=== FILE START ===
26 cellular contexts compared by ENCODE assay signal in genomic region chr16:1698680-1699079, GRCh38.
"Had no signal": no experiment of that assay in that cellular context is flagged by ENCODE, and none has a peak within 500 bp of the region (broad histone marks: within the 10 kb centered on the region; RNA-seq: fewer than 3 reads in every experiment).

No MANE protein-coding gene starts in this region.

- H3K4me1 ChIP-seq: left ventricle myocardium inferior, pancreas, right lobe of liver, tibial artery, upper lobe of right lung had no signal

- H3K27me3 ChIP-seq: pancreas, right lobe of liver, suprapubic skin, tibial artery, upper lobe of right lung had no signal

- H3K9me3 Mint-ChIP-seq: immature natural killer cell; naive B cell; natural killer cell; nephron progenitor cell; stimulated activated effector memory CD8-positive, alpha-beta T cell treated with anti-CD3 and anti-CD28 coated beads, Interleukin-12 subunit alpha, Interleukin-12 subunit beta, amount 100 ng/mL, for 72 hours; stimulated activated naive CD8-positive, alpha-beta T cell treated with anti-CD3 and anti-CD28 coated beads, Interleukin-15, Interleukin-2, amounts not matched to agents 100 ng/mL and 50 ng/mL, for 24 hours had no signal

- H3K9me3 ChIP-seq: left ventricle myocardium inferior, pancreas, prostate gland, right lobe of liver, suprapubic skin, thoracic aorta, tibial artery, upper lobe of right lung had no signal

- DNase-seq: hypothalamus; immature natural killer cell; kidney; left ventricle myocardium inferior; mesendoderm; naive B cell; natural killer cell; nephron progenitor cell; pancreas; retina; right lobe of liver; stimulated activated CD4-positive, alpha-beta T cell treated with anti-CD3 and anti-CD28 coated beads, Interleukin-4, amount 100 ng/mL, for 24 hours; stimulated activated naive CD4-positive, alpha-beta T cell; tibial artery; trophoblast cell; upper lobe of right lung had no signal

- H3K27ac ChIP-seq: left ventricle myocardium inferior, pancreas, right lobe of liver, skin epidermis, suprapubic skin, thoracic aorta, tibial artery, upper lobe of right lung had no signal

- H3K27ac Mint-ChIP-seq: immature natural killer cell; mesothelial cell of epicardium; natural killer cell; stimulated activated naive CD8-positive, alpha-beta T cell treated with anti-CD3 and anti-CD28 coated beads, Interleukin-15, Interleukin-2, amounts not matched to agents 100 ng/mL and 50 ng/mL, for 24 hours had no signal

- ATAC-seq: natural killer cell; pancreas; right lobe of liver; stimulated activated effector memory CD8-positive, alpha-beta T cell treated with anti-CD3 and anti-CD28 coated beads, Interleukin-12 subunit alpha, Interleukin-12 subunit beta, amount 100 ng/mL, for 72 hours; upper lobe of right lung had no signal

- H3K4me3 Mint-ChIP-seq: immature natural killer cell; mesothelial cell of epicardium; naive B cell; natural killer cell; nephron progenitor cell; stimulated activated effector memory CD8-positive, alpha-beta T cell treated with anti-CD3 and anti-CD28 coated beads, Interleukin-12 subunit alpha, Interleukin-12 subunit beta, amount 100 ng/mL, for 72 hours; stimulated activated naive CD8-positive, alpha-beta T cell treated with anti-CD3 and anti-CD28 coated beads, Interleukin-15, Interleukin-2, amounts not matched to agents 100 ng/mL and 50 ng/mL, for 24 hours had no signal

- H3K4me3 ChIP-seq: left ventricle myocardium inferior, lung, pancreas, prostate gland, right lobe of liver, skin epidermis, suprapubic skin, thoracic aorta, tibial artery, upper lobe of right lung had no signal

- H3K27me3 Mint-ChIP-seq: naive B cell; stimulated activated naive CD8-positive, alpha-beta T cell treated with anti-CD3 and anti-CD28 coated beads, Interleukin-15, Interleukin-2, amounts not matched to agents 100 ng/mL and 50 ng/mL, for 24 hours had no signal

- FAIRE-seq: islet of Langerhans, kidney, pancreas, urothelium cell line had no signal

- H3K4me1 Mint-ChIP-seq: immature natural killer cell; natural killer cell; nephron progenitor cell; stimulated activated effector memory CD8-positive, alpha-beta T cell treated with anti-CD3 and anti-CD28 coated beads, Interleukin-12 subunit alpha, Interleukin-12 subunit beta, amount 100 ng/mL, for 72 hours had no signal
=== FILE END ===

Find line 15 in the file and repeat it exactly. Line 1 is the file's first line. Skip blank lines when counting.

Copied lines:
- FAIRE-seq: islet of Langerhans, kidney, pancreas, urothelium cell line had no signal